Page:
Cosmological Argument

6 June 2017

Outline the key features of the cosmological argument The cosmological argument tries to answer the question “why is there a universe rather than nothing at all? ” As the argument draws on experience and observation it is synthetic posterior and inductive. With the use of inductive reasoning, it proposes the need for an eternal and necessary cause. Drawing from Plato’s observation that the universe has to be dependent on a primary mover, which was further developed by Plato’s greatest student Aristotle through his use of reducto ad absurdum reducing the argument to absurdity).

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There is also the Kalam argument which tries to prove that the universe must have a cause. Pl : every event has a cause P2: the universe is an event C: God is the cause of the universe The different forms of the cosmological argument include three of the five ways Aquinas proposes in his book Summa Theologica. Aquinas’ first way was the argument of motion, this form of the cosmological argument sprung from the observation that everything is acted upon by something else.

Aquinas argued that there cannot be an infinite chain of regression otherwise the universe would not be here, but it is (reducto ad absurdum) and so there must be a primary mover. Aquinas suggested the primary mover is God. Pl: nothing can come from nothing P2: If there wasn’t a primary mover there would be no universe (reducto ad absurdum) but we know there is P3: there must be an unmoved prime mover C: the unmoved mover is God The second way of Aquinas is the causation argument.

This developed from the fact hat everything has a cause means that there cannot be an infinite regression of causes, there must be one necessary cause that started everything. Aquinas claims this first cause is God. Pl: everything has a cause P2: nothing can cause itself P3: without a first cause there would be no subsequent causes but we know this to be false (reducto ad absurdum) C: God is the first cause The contingency argument is Aquinas’ third way. This argument is different from the first two ways in the sense that it is formed from the idea that everything is ependent on something prior to it.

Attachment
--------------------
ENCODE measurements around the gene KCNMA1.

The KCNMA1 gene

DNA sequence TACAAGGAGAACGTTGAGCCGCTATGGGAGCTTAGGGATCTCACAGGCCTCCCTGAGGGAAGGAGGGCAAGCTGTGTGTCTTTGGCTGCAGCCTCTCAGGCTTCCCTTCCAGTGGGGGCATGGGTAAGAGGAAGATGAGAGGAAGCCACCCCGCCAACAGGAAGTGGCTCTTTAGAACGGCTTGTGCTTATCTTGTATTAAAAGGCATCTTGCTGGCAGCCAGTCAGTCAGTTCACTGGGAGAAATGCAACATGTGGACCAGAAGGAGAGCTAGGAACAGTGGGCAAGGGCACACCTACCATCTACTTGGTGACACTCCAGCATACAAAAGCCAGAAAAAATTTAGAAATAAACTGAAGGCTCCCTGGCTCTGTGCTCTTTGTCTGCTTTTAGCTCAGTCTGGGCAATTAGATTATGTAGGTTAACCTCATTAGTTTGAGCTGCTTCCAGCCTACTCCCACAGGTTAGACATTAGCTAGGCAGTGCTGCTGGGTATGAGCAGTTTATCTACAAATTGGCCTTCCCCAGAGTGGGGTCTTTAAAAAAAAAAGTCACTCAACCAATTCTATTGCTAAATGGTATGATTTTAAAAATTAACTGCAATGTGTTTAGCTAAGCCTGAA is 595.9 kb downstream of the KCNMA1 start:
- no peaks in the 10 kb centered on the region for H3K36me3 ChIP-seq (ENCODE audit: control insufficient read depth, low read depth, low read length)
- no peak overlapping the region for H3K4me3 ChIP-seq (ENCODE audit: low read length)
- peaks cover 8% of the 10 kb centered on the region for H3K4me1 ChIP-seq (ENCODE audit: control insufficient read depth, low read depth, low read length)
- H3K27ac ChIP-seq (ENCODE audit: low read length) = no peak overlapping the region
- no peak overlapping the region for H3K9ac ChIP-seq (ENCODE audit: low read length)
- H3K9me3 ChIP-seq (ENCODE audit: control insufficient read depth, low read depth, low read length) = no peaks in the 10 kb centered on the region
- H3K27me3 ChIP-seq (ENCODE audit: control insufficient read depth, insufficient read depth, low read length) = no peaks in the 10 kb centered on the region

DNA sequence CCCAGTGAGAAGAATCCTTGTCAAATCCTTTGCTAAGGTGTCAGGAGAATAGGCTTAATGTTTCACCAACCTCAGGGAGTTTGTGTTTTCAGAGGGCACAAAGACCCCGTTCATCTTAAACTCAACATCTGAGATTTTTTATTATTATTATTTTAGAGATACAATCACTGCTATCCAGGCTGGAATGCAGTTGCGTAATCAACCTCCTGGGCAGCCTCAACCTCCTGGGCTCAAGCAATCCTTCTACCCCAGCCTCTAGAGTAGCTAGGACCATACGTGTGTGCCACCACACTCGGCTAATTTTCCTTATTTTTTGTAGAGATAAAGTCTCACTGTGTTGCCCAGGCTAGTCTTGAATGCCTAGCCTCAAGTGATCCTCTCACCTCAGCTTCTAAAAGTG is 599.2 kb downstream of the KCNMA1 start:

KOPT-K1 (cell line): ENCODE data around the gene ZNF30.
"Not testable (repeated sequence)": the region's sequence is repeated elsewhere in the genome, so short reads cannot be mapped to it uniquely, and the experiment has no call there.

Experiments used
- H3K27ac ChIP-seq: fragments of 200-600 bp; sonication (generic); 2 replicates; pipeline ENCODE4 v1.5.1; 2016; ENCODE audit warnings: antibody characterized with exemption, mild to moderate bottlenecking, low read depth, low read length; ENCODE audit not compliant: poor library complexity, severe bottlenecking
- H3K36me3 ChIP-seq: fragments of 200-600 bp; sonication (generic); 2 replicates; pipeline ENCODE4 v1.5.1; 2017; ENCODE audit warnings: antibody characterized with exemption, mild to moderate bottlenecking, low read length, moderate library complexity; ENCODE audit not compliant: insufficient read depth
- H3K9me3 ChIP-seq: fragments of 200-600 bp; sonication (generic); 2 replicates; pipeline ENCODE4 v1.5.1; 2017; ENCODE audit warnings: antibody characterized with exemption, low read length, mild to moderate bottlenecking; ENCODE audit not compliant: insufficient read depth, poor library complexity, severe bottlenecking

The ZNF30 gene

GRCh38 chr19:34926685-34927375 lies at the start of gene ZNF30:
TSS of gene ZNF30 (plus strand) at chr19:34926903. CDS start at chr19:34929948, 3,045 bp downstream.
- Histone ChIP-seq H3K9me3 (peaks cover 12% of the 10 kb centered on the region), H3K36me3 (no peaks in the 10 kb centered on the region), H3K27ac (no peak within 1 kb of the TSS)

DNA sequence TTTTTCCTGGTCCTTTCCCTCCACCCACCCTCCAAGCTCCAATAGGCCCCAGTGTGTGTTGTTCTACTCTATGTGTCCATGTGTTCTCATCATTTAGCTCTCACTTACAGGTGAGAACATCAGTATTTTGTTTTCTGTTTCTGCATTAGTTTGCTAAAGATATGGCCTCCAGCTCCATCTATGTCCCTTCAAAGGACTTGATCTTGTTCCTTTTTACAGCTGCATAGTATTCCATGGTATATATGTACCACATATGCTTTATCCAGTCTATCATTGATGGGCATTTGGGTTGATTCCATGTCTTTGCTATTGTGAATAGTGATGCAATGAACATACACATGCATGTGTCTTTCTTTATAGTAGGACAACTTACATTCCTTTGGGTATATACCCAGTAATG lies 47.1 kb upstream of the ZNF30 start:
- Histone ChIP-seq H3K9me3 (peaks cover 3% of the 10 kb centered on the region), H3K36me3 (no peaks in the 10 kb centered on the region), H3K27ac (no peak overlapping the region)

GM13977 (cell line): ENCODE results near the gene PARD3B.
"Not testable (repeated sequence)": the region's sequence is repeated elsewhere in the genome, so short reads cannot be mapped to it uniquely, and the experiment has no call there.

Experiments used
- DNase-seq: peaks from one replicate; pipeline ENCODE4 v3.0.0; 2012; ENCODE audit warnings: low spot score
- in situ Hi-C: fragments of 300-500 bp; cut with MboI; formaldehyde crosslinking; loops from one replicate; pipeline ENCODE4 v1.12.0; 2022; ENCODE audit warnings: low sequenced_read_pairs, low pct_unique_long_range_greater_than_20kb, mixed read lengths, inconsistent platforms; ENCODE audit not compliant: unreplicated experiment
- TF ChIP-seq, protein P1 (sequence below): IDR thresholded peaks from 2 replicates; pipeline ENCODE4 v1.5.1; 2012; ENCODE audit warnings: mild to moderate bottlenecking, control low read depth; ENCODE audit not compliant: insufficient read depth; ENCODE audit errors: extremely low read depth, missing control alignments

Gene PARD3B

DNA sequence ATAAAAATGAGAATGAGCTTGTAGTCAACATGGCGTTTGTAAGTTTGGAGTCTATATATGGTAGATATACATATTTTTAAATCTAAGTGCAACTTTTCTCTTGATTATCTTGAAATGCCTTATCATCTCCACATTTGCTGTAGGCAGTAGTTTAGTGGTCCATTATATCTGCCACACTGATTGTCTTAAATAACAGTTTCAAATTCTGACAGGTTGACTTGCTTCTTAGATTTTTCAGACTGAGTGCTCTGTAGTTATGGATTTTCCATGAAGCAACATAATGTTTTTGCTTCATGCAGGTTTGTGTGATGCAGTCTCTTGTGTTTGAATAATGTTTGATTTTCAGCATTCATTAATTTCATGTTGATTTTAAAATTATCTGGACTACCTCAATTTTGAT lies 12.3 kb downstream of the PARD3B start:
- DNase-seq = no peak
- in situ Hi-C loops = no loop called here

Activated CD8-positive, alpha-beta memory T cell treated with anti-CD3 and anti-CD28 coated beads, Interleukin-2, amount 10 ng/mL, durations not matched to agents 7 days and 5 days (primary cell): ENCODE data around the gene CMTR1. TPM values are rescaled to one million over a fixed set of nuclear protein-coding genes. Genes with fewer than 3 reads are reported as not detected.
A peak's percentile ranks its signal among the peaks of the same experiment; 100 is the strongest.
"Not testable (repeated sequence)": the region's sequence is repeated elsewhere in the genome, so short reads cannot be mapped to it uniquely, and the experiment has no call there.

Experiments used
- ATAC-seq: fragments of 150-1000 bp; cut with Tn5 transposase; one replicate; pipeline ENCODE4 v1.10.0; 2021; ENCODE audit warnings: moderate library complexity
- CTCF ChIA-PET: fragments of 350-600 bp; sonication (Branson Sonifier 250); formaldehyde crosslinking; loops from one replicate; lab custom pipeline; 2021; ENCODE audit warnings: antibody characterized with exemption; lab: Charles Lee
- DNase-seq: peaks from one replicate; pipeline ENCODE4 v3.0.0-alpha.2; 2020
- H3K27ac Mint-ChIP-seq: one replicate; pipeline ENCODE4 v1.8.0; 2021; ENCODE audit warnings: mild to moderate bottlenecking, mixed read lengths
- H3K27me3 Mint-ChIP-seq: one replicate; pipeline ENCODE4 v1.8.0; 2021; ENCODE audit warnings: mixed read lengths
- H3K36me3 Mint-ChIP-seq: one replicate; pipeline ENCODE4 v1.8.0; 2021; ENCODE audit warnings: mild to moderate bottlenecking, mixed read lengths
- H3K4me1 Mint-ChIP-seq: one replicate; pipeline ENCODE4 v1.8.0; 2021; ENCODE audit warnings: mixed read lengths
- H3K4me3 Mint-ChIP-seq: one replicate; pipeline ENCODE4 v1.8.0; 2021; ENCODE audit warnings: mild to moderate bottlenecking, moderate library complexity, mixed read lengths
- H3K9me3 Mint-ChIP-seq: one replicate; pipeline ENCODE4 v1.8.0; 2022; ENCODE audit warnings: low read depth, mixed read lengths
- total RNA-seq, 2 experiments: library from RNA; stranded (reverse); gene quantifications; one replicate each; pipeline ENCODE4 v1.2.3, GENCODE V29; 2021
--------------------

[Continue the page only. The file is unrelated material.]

Aquinas believes that it is not possible for everything to be contingent, so there must be a non-contingent being which Aquinas claims to be God. Pl: things in the world are contingent P2: imagine everything was contingent; then there was one time when everything had passed out of existence (there was nothing) P3: If this was true then there would be nothing now but we know this is not true (reducto ad absurdum) P4: not everything can be contingent; there must be at least one thing that is necessary C: he necessary being is God.

Another philosopher who supported the cosmological argument was Gottfried Leibniz. He accepted the argument because he believes that there had to be a Leibniz argued “If you suppose nothing but succession of states and will not find any of them sufficient reason”. Leibniz rejected an infinite regress along with Aquinas because he did not believe it was a satisfactory explanation for existence. He accepted that God was the first uncaused cause on which everything is dependant.

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